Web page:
Logo of pnasPNASInfo for AuthorsSubscriptionsAboutThis Article
Proc Natl Acad Sci U S A. 1998 Sep 15; 95(19): 11400–11405.

Molecular markers for cell types of the inner ear and candidate genes for hearing disorders


To identify genes expressed in the vertebrate inner ear, we have established an assay that allows rapid analysis of the differential expression pattern of mRNAs derived from an auditory epithelium-specific cDNA library. We performed subtractive hybridization to create an enriched probe, which then was used to screen the cDNA library. After digoxigenin-labeled antisense cRNAs had been transcribed from hybridization-positive clones, we conducted in situ hybridization on slides bearing cryosections of late embryonic chicken heads, bodies, and cochleae. One hundred and twenty of the 196 clones analyzed encode 12 proteins whose mRNAs are specifically or highly expressed in the chicken’s inner ear; the remainder encode proteins that occur more widely. We identified proteins that have been described previously as expressed in the inner ear, such as β-tectorin, calbindin, and type II collagen. A second group of proteins abundant in the inner ear includes five additional types of collagens. A third group, including Coch-5B2 and an ear-specific connexin, comprises proteins whose human equivalents are candidates to account for hearing disorders. This group also includes proteins expressed in two unique cell types of the inner ear, homogene cells and cells of the tegmentum vasculosum.

Developmental analysis of the inner ear is hindered by the paucity of molecular markers for specific cell types. At present, most cells in the cochlea and vestibular organs cannot be unambiguously identified before they display their characteristic mature forms. The cloning of cDNAs that encode proteins specific to hair cells, supporting cells, and other cells of the inner ear is, in turn, retarded by the limited numbers of these cells in an animal. This disadvantage potentially can be circumvented through enrichment of specific cDNAs by subtractive hybridization (13) and library normalization (4). That only a few inner ear-specific cDNAs have been obtained from libraries constructed by this approach (2, 3), however, suggests that the efficient cloning of cDNAs specific to sensory-epithelial cell types requires libraries constructed from more abundant sources than whole cochleae. To address this problem, we constructed a cDNA library from sensory epithelia of the chicken’s cochlea and developed an enriched probe with which to identify cDNAs encoding proteins expressed by specific cell types of the inner ear.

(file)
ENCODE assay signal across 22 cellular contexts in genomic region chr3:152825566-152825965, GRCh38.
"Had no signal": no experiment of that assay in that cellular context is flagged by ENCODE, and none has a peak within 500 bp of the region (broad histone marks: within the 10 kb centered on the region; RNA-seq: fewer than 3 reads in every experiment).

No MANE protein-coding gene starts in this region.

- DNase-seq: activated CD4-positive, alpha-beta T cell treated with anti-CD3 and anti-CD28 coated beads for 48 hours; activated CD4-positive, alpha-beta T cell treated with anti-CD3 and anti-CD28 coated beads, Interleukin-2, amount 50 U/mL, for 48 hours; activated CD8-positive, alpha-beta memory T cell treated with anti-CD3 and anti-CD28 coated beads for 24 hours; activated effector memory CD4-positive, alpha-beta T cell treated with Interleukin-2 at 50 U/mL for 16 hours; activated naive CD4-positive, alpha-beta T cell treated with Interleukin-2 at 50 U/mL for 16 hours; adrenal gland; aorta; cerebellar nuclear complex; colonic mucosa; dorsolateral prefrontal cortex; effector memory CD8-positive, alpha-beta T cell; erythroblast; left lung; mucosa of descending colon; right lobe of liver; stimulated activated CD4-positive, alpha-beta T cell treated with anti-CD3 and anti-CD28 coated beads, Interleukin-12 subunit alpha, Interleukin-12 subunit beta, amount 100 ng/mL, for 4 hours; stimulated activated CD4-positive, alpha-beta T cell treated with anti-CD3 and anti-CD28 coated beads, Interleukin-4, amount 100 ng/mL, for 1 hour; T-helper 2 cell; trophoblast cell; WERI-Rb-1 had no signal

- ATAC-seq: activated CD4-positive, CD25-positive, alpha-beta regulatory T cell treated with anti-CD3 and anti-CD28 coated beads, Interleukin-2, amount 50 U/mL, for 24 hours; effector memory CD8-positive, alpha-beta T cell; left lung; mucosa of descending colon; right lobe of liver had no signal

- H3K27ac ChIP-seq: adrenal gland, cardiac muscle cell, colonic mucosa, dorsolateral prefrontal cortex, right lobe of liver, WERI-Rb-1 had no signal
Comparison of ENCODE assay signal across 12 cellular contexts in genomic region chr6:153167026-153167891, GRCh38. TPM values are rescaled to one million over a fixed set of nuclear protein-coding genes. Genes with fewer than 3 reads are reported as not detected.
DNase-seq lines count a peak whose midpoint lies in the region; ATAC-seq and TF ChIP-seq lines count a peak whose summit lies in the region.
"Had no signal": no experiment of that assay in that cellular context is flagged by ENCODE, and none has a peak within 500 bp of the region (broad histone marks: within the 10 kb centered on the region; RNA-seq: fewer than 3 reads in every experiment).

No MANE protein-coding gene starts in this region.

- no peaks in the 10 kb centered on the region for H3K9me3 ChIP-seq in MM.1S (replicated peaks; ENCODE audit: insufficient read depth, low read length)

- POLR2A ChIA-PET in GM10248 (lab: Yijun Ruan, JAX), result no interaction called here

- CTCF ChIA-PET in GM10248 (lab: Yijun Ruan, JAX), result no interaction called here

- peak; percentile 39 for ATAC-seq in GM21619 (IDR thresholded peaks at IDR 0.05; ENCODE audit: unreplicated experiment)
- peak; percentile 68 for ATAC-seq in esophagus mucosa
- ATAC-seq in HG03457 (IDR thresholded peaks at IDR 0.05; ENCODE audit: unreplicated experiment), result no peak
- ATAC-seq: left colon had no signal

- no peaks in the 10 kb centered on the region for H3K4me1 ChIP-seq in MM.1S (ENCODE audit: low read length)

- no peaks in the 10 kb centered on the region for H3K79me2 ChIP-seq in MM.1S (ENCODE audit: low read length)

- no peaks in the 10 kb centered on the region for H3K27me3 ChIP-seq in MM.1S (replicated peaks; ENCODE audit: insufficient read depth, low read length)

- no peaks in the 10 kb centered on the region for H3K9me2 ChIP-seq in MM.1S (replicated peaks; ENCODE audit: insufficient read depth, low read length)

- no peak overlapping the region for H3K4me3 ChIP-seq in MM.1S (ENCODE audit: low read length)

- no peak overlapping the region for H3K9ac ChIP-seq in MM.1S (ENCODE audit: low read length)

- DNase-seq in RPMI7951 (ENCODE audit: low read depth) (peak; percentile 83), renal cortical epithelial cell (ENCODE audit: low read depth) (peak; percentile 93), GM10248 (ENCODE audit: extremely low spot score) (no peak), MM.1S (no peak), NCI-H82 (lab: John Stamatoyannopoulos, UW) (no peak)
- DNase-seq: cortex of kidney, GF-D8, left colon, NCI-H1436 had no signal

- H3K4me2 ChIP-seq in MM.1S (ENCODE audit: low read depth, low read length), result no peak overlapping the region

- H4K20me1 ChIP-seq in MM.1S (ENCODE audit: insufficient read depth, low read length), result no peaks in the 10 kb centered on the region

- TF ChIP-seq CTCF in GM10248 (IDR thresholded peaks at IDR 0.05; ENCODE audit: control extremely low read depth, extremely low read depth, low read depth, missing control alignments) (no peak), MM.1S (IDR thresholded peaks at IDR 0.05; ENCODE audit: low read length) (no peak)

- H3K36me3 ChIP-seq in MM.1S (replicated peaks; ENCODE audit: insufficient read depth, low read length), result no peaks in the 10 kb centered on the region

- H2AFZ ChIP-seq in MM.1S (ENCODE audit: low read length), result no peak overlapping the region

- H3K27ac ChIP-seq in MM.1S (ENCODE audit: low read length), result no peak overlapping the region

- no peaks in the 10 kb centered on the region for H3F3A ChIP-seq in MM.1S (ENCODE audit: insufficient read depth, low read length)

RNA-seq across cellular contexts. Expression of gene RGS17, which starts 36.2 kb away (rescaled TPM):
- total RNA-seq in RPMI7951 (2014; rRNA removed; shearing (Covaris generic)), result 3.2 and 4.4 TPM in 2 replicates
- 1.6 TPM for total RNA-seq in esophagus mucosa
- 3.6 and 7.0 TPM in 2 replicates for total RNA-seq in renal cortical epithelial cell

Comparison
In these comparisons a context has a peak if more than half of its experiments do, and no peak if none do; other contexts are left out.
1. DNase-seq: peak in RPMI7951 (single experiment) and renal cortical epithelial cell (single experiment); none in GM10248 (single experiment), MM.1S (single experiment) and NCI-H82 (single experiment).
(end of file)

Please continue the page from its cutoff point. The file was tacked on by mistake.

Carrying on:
The identification of proteins specific to the internal ear is also potentially useful in the study of heritable human deafness, which afflicts about one individual in a thousand. Several proteins that have been identified as markers for specific aural cell types recently have been advanced as candidate genes for human hearing disorders (for reviews see refs. 58). Some of the genes identified by the strategy described in this paper are likely to have human equivalents that cause hearing disorders when mutated.


Library Construction and Screening.

Basilar papillae from 250 late-embryonic (E, embryonic day) (8% E14, 14% E15, 16% E16, 26% E17, 20% E18, and 16% E19) chickens (Gallus gallus) of the white Leghorn strain (SPAFAS, Norwich, CT) were removed and transferred into PBS solution at pH 7.2. Sensory epithelia were carefully dissected from surrounding tissues and frozen in liquid nitrogen. Total RNA was isolated by isopycnic centrifugation through a cesium trifluoroacetate gradient (9). After enrichment for poly(A)+ RNA (PolyATtract, Promega), 5 μg of poly(A)+ RNA was used as starting material for the construction of a unidirectional cDNA library (HybriZAP Two-Hybrid cDNA Cloning Kit, Stratagene).

An independent subtractive procedure was used to generate a probe for library screening. The tester was constructed by reverse transcription of 500 ng poly(A)+ RNA from E17 auditory epithelium; 50 μg poly(A)+ RNA from a mixture of E17 retina, brain, and liver served as a source for the driver (PCR-Select cDNA Subtraction Kit, CLONTECH). After the probe had been normalized, it was enriched by a single subtraction. High-stringency screening was performed with randomly primed (10), 32P-labeled DNA probes at 65°C (11). In vivo excision of the recombinant pAD-GAL4 phagemid vectors from the HybriZAP vectors (12) was conducted with the helper bacteriophage ExAssist and XL1-Blue MRF′ (Stratagene) as the host strain of Escherichia coli.

In Situ Hybridization.

Digoxigenin-labeled antisense probes were synthesized (DIG RNA Labeling Kit, Boehringer Mannheim) from 500 ng of linearized plasmid DNA and resuspended in 50 μl water. In situ hybridization on cryosections was conducted by a modification of a published protocol (13). In brief, 14-μm frozen sections were cut with a cryomicrotome (CM3000, Leica), collected on silylated slides (PGC Scientific, Gaithersburg, MD), dried at 37°C for 45 min, and stored frozen at −70°C. The standard slides included sections of cochleae, heads, and bodies from E16 or E17 embryos.